Helen – Part 2

Second installment of the word war story.  As you may have gathered, this is set in my town of East of Nowhere, which is a little side project for when I have writer’s block elsewhere, not sure how big it’ll get yet.  We’re getting into the pseudo-science part of the story now.  I have tremendous respect for people who write hard sci-fi, but I’m not clever (or perhaps educated) enough for that yet.  So soft it will have to be.  Flirting with the border of Clarke’s Law.  And because I write what I like, there’s at least as much focus on the characters as on the science.  Enjoy!

Turning, I saw the little girl, Sylvia as she was called in town, staring gravely at me from behind a barricade of heavy books both open and closed.  She recapped the pen she was holding, and slid down from her high stool at the bench.  “It’s a new formulation, going after a little bit more natural of a rise, rather than all at once whoomph running away, and we’re not quite sure of the fractionation yet.”

“New formulation of what?”  I had no idea what area of science Helen and Curnow worked in, but if Lou Bell was the sort to be trusted when she told you what she was hauling for them – which she wasn’t, except when tipsy, which was practically never – it probably wasn’t radioactive, and might not explode just from being looked at.  It was then I noticed the floor for about a yard around the sink was lowered an inch or so, a square depression in the floor, edged with scarlet tape that contrasted nicely with the cream-colored linoleum.  The drain cap in the center of the depression had a greyish slime clinging around it, and the whole area smelled vaguely familiar in a way I couldn’t quite place – not bad, just odd.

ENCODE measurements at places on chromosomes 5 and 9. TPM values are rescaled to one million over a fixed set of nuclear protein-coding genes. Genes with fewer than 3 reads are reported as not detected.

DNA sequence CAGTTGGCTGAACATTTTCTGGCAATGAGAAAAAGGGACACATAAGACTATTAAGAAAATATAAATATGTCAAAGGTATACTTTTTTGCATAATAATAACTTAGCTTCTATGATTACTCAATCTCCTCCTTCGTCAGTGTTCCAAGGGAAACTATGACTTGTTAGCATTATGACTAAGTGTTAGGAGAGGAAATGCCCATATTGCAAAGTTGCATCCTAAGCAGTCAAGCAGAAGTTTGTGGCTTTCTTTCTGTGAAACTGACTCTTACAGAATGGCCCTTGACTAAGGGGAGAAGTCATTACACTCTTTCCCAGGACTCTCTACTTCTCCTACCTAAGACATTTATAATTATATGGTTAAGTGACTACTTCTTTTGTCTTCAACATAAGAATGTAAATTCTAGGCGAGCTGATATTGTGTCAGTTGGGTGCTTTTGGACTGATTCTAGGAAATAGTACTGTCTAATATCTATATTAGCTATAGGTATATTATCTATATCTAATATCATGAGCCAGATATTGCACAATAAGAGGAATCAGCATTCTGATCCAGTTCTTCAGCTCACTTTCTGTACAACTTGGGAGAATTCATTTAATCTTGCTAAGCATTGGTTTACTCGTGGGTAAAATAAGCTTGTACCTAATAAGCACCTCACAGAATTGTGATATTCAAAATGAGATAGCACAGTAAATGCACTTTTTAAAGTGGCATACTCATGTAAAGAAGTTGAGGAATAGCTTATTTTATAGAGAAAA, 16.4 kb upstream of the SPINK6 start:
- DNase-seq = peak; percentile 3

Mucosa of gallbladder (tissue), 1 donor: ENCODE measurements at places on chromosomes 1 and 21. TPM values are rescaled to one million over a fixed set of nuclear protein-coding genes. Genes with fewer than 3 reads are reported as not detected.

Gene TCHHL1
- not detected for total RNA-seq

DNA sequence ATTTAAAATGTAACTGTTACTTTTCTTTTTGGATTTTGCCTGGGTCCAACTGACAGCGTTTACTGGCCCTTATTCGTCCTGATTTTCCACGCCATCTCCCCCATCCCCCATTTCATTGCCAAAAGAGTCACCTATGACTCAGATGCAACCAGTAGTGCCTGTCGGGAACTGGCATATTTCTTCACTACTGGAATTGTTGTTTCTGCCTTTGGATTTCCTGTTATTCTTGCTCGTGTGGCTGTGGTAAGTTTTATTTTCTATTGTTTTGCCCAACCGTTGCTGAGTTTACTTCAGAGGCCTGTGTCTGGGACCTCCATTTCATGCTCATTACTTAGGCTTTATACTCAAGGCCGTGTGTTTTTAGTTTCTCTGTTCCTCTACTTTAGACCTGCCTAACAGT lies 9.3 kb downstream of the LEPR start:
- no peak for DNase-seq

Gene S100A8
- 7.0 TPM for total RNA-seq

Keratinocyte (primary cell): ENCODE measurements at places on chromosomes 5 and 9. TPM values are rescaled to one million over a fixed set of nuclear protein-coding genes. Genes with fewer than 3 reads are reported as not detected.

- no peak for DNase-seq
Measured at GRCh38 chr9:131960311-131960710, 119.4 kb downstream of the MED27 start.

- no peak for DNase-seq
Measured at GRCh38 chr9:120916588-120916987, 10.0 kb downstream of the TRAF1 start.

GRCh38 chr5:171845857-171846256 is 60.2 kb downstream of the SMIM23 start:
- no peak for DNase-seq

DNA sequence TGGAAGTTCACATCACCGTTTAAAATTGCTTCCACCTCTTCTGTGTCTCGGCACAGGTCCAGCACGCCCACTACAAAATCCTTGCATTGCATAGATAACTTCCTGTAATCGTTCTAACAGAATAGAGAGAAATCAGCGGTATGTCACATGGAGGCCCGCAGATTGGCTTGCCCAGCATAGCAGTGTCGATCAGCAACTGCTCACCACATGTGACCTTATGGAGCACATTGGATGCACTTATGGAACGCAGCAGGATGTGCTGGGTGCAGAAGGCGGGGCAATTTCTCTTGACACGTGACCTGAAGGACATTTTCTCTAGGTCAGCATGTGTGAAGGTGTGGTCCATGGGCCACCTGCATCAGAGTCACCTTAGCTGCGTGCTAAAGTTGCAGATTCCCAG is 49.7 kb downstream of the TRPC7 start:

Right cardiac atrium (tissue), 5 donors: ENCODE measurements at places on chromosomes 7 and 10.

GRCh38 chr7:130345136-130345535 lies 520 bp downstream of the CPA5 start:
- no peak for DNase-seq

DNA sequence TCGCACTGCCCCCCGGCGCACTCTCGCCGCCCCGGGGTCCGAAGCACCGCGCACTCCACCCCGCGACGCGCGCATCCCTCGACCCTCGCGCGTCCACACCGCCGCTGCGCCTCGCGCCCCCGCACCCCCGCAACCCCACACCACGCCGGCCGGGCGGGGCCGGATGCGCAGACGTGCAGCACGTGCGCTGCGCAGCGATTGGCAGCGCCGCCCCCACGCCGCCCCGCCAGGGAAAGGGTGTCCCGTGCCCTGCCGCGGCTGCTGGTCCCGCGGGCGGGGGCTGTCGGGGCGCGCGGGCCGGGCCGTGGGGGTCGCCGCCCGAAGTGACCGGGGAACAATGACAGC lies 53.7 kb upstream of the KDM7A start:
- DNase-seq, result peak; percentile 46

“Flooding liquid.” I wasn’t sure if Helen or Sylvia had said it.  Didn’t matter.

“What the heck is a flooding liquid when it’s at home?”

Helen didn’t answer me directly, but turned to Sylvia, who stood to one side, tapping her foot.  “Helen, there’ll be a man at the door in about ten minutes.  Are we going to see him?”

“Thank you, Misty. We will.  Be nice, don’t be Wednesday, and turn on the light in the hall, but bring him through the back way and the kitchen, we want to make a normal impression on this one.”

When Sylvia had gone, gliding silently away, not through the door we’d come in by, but out through one of the successions of rooms – I could see her through about four successive glass doors before she vanished around a corner – Helen glanced back at me.  “Have you ever heard of thiotimoline?”  It must have been obvious from my face that the answer was no: “That one really was a joke, never mind it.  But the properties are similar.  We used to know a friendly young chap in… Vilnius, I think he based himself toward the end… who handled flooding liquid for most of the world.  Dean.  Very gifted.  Ran in the family, I believe, but he was probably the last; his son is still around, but ridiculously normal and not particularly good at anything beyond standard ordinary chemistry.  I’m told he’s quite good at that, though, so we might consider him again when he gets married five years from now.  But Dean traveled widely, which you just can’t do in this line of work, and it caught up with him.  Drowned in a tar-pit outside of Baku, trying to get a sample.  The tar-pits appear self-filling, of course, and he wanted to find out what it really was, in case it would help.”